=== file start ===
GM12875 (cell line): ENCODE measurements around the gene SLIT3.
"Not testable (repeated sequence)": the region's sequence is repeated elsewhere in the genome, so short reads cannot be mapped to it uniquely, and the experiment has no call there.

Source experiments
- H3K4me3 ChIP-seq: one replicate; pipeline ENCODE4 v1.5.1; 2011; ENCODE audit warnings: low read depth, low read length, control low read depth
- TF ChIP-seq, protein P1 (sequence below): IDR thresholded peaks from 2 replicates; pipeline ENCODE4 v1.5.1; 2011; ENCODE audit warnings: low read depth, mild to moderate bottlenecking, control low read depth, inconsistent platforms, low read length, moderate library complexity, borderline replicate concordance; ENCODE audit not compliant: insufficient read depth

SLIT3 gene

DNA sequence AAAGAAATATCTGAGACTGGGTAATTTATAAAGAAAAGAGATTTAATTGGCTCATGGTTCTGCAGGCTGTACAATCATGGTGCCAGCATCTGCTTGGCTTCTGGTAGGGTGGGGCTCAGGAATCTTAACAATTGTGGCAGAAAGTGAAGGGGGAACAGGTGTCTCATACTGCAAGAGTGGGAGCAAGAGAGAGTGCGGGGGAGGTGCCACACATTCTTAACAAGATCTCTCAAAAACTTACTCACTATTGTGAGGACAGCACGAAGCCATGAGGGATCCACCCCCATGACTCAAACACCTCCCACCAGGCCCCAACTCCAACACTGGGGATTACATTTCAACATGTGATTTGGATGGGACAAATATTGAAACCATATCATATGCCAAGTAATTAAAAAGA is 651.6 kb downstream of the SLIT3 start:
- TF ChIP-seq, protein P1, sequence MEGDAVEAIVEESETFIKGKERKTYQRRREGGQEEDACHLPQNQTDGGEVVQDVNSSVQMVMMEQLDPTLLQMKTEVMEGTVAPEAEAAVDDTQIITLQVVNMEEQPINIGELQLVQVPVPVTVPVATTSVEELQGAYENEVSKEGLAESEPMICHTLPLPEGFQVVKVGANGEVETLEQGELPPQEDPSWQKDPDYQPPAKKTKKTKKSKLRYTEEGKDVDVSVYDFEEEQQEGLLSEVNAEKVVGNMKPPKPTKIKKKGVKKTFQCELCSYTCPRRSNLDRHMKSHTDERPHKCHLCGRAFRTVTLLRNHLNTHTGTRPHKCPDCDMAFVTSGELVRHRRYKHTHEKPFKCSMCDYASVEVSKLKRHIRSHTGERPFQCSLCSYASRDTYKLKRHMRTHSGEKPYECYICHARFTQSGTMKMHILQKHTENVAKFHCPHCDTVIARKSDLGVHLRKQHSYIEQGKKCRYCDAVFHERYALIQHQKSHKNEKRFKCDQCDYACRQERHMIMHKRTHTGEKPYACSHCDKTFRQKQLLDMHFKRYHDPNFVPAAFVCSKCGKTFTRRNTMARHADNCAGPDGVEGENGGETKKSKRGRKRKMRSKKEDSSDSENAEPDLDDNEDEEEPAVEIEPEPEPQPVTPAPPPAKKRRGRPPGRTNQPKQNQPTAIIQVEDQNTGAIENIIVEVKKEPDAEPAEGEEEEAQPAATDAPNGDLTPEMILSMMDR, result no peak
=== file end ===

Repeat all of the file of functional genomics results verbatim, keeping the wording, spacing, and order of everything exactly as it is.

GM12875 (cell line): ENCODE measurements around the gene SLIT3.
"Not testable (repeated sequence)": the region's sequence is repeated elsewhere in the genome, so short reads cannot be mapped to it uniquely, and the experiment has no call there.

Source experiments
- H3K4me3 ChIP-seq: one replicate; pipeline ENCODE4 v1.5.1; 2011; ENCODE audit warnings: low read depth, low read length, control low read depth
- TF ChIP-seq, protein P1 (sequence below): IDR thresholded peaks from 2 replicates; pipeline ENCODE4 v1.5.1; 2011; ENCODE audit warnings: low read depth, mild to moderate bottlenecking, control low read depth, inconsistent platforms, low read length, moderate library complexity, borderline replicate concordance; ENCODE audit not compliant: insufficient read depth

SLIT3 gene

DNA sequence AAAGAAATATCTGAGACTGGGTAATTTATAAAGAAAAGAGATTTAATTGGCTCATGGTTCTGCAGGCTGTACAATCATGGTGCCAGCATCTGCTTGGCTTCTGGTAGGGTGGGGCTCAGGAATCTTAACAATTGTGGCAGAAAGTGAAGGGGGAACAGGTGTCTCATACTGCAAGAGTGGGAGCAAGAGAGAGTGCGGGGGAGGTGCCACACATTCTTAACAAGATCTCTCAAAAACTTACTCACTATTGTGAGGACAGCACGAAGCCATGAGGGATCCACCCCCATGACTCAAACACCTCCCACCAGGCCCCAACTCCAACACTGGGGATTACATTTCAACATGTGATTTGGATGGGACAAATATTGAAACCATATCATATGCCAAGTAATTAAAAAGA is 651.6 kb downstream of the SLIT3 start:
- TF ChIP-seq, protein P1, sequence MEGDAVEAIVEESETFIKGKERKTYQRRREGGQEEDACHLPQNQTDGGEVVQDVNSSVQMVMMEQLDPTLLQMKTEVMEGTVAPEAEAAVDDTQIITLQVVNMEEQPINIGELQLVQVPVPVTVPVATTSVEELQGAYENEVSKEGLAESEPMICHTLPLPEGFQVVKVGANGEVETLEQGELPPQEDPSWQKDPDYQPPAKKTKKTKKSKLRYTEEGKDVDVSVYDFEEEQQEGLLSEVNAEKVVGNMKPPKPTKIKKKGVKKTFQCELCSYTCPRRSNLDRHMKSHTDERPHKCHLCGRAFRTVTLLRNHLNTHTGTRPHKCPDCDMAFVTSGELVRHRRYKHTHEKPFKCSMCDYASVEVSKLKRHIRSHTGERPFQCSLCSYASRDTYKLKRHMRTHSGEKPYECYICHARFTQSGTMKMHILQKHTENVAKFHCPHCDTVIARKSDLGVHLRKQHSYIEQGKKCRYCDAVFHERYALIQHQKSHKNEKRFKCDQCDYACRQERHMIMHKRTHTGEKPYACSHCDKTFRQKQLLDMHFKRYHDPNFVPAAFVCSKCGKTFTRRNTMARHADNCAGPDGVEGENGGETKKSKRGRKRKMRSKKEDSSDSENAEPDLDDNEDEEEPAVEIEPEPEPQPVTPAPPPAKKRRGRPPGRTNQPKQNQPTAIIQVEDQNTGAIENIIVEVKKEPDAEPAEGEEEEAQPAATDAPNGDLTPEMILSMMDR, result no peak